Camino(s) past & future
Camino Francis SJPP
April 2016, August 2017, May 2018
Camino PortuGUESE
May 2019
Hi @jrickards
I am a newbie on the Forum myself so unfortunately cannot give you any of my own wisdom.
There were many posts here at some point or another on the topic. While the majority will tell you that theft is a VERY rare occurrence on The Camino - things do happen none-the-less so common sense caution is advised.
Basically a lot of advises were about trying not to bring anything of the value (jewelry for example), even the cameras (use your cellphone instead, although arguments were also made in favor of even leaving that behind), keep your passport, money, CC (one - 2 at the most) and Credencial del Peregrino on your person AT ALL TIMES! Down to the point of placing them in a waterproof small bag and taking it into the showers.
Perhaps a money belt during day time. I would not bring a wallet per se, perhaps a small travel-size pocket gizmo that has maybe 6 slots (couple of CCs, your DL - even that is questionable since you'll have the passport - maybe your Medical Insurance papers)
At night - either put the bag INTO the pillow case (not under the pillow) or inside sleeping bag (and to be fair - there are enough pro and cons for both of these methods)
I would definitely consider mini-locks (like TSA-approved perhaps key-less but with the cipher-code...who wants to mess around with that?); if anything I DO consider doing so when I take to the road.
I am sure we'll get some words on the possible lockers\lockboxes. My thought is that it is probably individually applied to albergos - some will have them and some will not.
Good luck and Buen Camino 👍
 
Camino(s) past & future
I intend to leave the UK the day Before Brexit and walkMarch -April 2019 Camino Frances
If you are worried about your backpack walking in the middle of the night just undo one of the straps and wrap it around the bed leg before putting it back together. An opportunist thief will have difficulty undoing the strap.
If you are an early riser and forget to release the pack your room mates might be annoyed if you drag the bed across the room because you forgot to undo the straps.
 

AlmostAnastasia

New Member
Camino(s) past & future
Camino Francis 2018
Keep your documents and money with you at all times. including at night (store safely in your sleep bag).

Someone did take my lush soap - at an albergue in October, 2018. I was very upset - it did smell very nice. There are thieves everywhere. I will not forget my soap next time. That's for sure.

Most pilgrims are carrying a minimum of gear for the most part, so there are better pickings in other places in Europe.

Buen Camino.
 

biarritzdon

Veteran Member
Camino(s) past & future
CF11, CF12, CP13, CF14, CA15, S.Anton15, CF&CI15
Ditch Pig16, CF&CP17, CdN18, CM18, CF18, LePuy19
Yeah... I actually wanted to expand the original topic into this issue (in a sense it applies)
All the talk about recharging the electronics and ...how does one do it? plugged into the outlet for whatever duration and be it evening or overnight?
I would not leave my phone charging out of sight for very long, especially not while I go out for a meal.
The biggest problem is the lack of power points. The strategy is to find a bed next to an outlet.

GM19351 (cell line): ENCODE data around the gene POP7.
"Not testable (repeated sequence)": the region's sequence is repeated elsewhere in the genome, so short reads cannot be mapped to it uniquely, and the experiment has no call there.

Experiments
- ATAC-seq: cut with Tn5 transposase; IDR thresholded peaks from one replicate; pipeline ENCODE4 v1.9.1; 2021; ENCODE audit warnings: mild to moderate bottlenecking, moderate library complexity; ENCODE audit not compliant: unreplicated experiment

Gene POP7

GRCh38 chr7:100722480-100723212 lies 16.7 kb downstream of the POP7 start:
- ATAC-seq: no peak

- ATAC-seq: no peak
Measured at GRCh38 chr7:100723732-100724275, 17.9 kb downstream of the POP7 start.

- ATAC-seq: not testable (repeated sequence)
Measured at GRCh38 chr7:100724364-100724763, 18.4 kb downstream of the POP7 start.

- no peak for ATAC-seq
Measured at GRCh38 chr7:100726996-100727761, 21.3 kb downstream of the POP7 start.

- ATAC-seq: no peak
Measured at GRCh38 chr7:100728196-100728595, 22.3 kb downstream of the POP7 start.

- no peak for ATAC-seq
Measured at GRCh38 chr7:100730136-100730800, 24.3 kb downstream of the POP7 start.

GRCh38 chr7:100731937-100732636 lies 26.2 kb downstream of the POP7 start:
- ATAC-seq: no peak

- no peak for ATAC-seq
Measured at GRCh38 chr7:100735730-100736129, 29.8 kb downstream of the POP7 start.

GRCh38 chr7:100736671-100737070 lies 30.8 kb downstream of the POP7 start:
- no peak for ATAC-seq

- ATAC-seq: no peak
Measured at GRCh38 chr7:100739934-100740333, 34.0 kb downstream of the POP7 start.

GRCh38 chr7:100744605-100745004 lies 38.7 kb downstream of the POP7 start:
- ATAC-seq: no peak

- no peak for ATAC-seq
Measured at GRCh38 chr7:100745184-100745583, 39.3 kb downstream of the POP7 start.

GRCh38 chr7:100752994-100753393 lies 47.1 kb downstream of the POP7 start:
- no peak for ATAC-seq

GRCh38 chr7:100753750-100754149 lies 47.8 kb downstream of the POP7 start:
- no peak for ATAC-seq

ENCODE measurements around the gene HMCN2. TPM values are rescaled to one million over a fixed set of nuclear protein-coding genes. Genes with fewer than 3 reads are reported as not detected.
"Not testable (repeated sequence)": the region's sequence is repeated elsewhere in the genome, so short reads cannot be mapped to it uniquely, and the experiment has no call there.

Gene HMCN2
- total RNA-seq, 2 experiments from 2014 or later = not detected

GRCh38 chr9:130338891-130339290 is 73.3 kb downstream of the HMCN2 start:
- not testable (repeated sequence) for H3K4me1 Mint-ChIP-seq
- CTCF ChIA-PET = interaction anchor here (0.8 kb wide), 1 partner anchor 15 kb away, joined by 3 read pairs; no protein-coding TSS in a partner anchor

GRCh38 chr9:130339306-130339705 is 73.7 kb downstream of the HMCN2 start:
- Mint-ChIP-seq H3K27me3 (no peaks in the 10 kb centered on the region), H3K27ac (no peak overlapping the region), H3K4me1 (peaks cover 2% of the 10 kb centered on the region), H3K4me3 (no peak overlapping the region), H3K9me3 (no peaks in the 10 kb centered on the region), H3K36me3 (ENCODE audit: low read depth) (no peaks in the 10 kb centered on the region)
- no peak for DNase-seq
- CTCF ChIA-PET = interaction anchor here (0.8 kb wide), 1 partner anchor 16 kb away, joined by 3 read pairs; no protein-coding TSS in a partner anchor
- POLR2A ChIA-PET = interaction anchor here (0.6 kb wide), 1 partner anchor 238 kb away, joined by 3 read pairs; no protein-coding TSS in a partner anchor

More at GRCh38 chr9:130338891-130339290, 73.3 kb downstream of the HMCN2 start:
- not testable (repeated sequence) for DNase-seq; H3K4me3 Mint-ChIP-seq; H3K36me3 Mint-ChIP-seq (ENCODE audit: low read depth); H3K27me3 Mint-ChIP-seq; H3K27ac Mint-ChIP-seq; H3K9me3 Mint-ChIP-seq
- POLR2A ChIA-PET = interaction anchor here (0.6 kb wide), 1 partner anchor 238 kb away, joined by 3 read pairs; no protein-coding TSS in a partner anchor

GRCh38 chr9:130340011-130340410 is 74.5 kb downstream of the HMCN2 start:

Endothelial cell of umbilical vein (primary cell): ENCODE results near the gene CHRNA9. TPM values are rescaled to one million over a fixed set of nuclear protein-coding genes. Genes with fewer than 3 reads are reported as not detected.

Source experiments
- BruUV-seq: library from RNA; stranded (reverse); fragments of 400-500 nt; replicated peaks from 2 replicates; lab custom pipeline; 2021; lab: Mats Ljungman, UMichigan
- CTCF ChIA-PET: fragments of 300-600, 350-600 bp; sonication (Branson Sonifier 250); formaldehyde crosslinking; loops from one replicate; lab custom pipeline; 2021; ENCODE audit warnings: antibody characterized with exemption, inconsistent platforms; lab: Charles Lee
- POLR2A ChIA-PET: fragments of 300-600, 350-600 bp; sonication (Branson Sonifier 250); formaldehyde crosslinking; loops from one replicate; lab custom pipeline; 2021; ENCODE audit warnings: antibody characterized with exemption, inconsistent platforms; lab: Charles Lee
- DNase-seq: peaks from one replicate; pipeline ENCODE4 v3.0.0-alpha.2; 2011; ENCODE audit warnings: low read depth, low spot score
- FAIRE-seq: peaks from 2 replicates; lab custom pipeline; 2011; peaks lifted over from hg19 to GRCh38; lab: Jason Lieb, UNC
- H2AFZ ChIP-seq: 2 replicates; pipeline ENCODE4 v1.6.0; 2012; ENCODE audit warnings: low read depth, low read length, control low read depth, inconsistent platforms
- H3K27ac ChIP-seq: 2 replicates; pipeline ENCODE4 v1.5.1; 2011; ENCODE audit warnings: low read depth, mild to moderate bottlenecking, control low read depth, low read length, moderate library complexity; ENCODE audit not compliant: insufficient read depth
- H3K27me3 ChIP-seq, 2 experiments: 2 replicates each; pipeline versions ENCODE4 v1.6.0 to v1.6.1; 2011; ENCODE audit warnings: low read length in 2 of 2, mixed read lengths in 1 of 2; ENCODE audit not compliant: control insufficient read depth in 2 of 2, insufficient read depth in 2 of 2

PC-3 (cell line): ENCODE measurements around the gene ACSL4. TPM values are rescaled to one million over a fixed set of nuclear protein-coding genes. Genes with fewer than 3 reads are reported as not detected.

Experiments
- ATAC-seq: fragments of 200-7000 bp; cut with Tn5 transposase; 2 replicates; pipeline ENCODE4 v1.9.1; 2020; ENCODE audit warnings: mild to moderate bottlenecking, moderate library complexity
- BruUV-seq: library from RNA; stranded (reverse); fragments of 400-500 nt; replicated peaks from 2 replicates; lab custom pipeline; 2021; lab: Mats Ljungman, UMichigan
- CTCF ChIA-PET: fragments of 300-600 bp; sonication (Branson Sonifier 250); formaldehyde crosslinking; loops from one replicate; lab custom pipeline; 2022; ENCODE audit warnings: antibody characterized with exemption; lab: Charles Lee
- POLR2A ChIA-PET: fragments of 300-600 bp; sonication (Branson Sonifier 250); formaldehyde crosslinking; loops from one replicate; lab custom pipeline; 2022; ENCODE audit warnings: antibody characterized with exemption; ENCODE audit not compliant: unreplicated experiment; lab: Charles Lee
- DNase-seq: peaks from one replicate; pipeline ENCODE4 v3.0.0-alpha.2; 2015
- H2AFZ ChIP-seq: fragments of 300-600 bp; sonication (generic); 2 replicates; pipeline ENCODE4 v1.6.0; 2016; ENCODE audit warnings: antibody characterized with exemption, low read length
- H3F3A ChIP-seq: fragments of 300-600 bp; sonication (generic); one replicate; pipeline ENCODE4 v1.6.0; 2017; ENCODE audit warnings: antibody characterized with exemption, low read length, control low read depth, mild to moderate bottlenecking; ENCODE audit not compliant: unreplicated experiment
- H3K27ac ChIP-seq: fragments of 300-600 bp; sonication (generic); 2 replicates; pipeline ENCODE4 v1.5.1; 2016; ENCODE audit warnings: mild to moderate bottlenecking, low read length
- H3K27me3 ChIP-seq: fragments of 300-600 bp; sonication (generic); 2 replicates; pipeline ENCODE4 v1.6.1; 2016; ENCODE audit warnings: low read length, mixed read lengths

There are people who are regularly unplugging your device or even worse walking off with your converter to use in another outlet. The solution to this is to duct tape your USB block to your converter. Then it is gets a little embarrassing for someone to explain their way out of their transgression.
 

Anthony18

Active Member
Camino(s) past & future
2019
This is what I have used. It is waterproof with two zippered compartments - one on each side. All of my valuables go inside: money, debit and credit card, passport, etc.

It fits into my pants pocket like a wallet, and hangs around my neck if I am in the bathroom and shower. It never leaves my person.

Here is where this specific model can be found, but there are other similar items around, too.


View attachment 53223
[/QUOTE
I had a battery pack with me and I charged up my watch and phone when I stopped for lunch. After washing my clothes I could sit and relax and charge up the electronics. It was just part of the daily chores.
That's my plan. Thanks for sharing.
 

tpmchugh

Veteran Member
Camino(s) past & future
Camino Frances (2013)
Camino Frances (2015)
Yeah... I actually wanted to expand the original topic into this issue (in a sense it applies)
All the talk about recharging the electronics and ...how does one do it? plugged into the outlet for whatever duration and be it evening or overnight?
I had a problem with my phone in 2015. Every day when I reached the albergue it would be almost flat so it went on charge as soon as I arrived. I then would go for a shower and then out for a drink and a bit of people watching in a roadside cafe. The phone took forever to charge so I was picking it up around dinner time. It was always there. Obviously, I preferred to have a wall socket by my bed but occasionally there would only be one or two sockets so it was out of sight but no-one ever touched it. As an aside, I eventually reset the phone to factory settings and no longer had to charge it every day :). My son left his charger in an albergue some years ago and had to buy a Spanish replacement. I always travel with it now so I dont need to carry adapters
 

Re-tired

New Member
Camino(s) past & future